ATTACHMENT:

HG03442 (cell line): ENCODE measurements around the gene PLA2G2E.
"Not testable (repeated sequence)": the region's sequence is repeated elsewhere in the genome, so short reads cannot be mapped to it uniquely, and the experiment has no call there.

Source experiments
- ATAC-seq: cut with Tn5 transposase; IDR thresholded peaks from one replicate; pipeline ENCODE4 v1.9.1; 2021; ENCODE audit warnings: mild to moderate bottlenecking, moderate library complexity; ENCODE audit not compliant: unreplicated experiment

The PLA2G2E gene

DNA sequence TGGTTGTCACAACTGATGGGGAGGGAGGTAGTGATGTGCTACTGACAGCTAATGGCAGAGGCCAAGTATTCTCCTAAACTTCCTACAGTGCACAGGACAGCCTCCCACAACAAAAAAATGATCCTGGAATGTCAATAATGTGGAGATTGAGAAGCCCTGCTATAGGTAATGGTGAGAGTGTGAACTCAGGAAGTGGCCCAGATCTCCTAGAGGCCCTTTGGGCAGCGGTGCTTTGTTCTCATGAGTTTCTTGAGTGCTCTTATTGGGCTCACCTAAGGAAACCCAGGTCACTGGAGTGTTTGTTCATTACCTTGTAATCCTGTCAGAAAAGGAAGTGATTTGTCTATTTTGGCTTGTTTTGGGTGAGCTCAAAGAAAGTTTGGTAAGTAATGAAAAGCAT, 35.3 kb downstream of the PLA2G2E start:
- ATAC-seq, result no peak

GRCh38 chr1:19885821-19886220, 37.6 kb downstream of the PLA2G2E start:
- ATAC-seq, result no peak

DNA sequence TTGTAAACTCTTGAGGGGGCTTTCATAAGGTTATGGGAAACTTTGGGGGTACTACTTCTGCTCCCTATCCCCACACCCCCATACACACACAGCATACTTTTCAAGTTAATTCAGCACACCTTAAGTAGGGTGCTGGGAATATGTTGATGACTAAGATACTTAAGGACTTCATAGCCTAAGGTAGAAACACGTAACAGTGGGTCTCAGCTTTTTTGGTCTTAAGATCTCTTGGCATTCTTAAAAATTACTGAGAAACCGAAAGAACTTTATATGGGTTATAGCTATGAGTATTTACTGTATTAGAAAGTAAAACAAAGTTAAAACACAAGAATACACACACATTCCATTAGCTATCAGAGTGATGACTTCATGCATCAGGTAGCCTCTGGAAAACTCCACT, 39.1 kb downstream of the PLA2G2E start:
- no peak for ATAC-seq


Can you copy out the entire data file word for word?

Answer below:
HG03442 (cell line): ENCODE measurements around the gene PLA2G2E.
"Not testable (repeated sequence)": the region's sequence is repeated elsewhere in the genome, so short reads cannot be mapped to it uniquely, and the experiment has no call there.

Source experiments
- ATAC-seq: cut with Tn5 transposase; IDR thresholded peaks from one replicate; pipeline ENCODE4 v1.9.1; 2021; ENCODE audit warnings: mild to moderate bottlenecking, moderate library complexity; ENCODE audit not compliant: unreplicated experiment

The PLA2G2E gene

DNA sequence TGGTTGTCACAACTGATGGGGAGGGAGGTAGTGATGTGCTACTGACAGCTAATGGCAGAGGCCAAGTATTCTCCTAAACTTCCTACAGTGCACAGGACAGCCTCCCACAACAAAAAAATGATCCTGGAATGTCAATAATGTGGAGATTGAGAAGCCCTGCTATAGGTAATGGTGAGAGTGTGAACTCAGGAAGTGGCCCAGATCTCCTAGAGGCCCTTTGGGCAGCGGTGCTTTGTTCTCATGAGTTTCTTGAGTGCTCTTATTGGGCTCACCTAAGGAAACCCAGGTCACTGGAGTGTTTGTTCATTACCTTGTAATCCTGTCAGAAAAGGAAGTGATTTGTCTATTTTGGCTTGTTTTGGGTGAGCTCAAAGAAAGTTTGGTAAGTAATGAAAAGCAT, 35.3 kb downstream of the PLA2G2E start:
- ATAC-seq, result no peak

GRCh38 chr1:19885821-19886220, 37.6 kb downstream of the PLA2G2E start:
- ATAC-seq, result no peak

DNA sequence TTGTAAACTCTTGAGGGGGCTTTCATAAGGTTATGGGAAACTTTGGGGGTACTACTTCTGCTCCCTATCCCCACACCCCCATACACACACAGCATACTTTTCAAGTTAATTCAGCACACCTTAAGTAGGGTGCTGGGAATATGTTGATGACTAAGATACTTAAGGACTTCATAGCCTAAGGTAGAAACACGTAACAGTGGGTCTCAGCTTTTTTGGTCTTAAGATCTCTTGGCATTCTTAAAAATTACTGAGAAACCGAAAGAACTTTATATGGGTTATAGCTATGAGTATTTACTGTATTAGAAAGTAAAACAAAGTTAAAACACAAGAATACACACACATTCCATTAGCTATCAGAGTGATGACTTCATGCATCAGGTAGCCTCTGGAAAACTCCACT, 39.1 kb downstream of the PLA2G2E start:
- no peak for ATAC-seq